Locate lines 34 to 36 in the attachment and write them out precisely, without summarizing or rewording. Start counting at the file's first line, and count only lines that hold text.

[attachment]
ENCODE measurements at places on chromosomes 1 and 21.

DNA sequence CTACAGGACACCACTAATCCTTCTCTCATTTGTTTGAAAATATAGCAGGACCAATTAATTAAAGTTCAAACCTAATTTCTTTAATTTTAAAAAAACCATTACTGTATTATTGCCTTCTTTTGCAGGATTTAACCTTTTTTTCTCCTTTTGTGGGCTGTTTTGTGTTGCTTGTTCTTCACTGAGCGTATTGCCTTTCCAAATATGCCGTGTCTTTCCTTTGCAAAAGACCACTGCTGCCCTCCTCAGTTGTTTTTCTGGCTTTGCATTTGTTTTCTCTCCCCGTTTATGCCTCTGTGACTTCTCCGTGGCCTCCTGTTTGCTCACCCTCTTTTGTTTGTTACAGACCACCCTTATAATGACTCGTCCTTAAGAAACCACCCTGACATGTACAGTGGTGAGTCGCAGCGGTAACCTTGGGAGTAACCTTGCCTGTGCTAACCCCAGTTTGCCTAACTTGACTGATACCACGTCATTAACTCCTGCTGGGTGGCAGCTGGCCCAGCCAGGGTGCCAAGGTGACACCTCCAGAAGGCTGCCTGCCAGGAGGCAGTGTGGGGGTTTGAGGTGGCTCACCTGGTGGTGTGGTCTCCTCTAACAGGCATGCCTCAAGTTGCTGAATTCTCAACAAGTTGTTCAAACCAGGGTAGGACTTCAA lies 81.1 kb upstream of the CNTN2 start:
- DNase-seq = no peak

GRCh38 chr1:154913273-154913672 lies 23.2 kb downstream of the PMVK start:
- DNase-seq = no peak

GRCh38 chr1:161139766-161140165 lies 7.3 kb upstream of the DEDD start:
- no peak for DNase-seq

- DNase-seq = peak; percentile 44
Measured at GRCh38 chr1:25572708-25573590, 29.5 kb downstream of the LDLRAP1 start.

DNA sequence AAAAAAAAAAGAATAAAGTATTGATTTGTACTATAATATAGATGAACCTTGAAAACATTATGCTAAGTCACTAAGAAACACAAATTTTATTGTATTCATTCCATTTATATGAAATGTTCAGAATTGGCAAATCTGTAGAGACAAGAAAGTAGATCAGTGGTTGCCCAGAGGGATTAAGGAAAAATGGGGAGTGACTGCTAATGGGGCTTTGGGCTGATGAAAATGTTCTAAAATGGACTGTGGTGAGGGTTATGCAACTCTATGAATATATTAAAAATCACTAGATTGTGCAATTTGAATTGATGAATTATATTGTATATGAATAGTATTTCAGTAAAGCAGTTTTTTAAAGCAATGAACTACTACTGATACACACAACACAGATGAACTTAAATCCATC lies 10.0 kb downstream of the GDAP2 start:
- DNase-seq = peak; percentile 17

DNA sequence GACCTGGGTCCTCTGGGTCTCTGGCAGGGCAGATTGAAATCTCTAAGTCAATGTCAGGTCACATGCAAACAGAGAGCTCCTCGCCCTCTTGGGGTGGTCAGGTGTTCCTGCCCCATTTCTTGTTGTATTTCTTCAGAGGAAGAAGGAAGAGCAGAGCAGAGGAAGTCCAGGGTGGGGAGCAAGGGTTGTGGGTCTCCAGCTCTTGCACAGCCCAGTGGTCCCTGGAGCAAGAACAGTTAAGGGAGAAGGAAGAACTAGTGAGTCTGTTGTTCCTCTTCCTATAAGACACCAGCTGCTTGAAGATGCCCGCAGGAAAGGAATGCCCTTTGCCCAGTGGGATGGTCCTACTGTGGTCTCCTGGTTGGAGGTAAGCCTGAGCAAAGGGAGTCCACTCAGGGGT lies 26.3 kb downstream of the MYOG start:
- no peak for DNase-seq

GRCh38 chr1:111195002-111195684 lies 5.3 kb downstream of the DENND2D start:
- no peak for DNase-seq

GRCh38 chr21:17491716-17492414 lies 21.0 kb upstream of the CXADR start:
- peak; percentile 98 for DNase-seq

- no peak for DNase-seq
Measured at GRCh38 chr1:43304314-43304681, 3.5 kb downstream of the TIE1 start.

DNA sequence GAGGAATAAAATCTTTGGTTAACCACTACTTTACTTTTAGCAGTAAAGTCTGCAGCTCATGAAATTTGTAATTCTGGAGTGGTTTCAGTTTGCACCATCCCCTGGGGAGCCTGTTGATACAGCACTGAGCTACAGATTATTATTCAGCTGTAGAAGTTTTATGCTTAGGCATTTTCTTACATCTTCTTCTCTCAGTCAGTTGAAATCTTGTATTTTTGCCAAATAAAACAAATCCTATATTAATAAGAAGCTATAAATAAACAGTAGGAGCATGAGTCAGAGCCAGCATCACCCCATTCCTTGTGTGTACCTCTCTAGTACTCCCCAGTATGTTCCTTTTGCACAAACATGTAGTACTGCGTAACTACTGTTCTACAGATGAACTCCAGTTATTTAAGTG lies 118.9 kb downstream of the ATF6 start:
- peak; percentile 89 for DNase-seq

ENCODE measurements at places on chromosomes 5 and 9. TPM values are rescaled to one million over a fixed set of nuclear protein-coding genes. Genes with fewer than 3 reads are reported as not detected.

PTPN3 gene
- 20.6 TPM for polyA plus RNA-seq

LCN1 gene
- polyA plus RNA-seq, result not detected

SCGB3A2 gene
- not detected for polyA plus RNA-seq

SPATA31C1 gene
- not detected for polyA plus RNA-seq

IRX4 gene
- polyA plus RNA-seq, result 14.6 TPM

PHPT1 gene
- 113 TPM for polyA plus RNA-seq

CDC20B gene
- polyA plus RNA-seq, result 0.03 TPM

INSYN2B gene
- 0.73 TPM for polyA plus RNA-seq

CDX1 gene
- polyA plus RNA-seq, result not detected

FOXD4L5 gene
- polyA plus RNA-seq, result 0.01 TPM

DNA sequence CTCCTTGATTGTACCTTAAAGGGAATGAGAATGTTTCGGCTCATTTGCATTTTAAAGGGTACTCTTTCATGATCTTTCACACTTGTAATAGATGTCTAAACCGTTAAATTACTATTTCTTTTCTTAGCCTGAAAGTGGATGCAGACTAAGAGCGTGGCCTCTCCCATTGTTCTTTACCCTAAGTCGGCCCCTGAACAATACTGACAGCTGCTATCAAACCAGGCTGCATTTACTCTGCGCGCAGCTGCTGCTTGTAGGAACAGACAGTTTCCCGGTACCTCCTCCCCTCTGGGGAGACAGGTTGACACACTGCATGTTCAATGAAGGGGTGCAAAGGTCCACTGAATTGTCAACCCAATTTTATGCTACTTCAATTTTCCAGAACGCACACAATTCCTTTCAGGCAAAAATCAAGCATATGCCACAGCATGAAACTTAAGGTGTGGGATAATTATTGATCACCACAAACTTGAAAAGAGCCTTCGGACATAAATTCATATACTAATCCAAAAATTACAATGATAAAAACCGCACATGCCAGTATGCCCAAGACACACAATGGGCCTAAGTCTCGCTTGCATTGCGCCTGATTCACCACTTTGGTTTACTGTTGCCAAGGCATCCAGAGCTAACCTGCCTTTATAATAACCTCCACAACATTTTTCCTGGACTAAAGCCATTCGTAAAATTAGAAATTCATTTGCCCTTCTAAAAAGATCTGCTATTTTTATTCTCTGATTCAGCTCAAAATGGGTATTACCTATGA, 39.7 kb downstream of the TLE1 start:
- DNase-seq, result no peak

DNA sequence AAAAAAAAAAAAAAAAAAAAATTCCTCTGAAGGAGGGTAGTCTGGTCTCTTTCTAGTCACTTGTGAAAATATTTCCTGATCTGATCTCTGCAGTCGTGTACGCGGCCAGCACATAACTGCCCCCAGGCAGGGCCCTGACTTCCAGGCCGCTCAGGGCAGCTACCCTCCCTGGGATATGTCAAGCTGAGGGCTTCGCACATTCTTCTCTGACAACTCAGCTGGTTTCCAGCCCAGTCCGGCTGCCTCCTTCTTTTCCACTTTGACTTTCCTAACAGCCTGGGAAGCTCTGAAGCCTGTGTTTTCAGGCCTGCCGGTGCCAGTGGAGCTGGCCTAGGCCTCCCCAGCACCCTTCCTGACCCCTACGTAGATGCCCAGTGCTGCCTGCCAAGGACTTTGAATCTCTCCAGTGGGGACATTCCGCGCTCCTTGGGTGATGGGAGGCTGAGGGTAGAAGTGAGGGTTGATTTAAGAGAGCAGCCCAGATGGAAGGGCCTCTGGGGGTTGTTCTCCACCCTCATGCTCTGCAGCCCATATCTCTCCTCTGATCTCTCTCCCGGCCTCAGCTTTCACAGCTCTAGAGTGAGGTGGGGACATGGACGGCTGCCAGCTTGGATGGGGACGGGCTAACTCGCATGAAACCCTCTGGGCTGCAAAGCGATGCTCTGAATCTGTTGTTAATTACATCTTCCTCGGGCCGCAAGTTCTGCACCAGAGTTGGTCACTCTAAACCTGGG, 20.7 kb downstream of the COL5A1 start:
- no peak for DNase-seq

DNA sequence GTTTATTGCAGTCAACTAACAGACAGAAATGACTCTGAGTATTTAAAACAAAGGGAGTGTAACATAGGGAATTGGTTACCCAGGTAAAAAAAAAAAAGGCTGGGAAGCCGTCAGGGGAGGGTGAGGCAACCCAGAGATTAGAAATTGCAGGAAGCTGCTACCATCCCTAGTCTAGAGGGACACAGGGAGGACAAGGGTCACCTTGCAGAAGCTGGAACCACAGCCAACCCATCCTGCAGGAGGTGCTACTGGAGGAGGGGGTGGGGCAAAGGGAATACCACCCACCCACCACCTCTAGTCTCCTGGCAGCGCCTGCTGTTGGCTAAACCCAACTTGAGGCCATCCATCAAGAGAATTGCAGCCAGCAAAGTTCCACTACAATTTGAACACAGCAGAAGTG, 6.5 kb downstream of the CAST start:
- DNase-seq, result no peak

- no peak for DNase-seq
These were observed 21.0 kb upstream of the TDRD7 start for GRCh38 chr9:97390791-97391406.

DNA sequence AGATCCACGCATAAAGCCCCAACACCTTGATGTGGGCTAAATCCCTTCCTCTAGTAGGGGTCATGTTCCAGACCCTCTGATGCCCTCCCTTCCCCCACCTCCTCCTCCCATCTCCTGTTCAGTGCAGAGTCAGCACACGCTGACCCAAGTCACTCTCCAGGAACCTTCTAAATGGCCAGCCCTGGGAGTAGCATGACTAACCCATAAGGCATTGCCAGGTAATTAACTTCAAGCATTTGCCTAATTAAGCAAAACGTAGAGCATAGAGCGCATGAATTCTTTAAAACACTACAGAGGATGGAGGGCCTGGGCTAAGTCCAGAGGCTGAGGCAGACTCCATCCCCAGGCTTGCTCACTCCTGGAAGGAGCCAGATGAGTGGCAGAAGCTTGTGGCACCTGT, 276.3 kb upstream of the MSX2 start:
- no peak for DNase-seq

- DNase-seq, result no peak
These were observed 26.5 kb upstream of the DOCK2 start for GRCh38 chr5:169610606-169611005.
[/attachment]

- 113 TPM for polyA plus RNA-seq

CDC20B gene
- polyA plus RNA-seq, result 0.03 TPM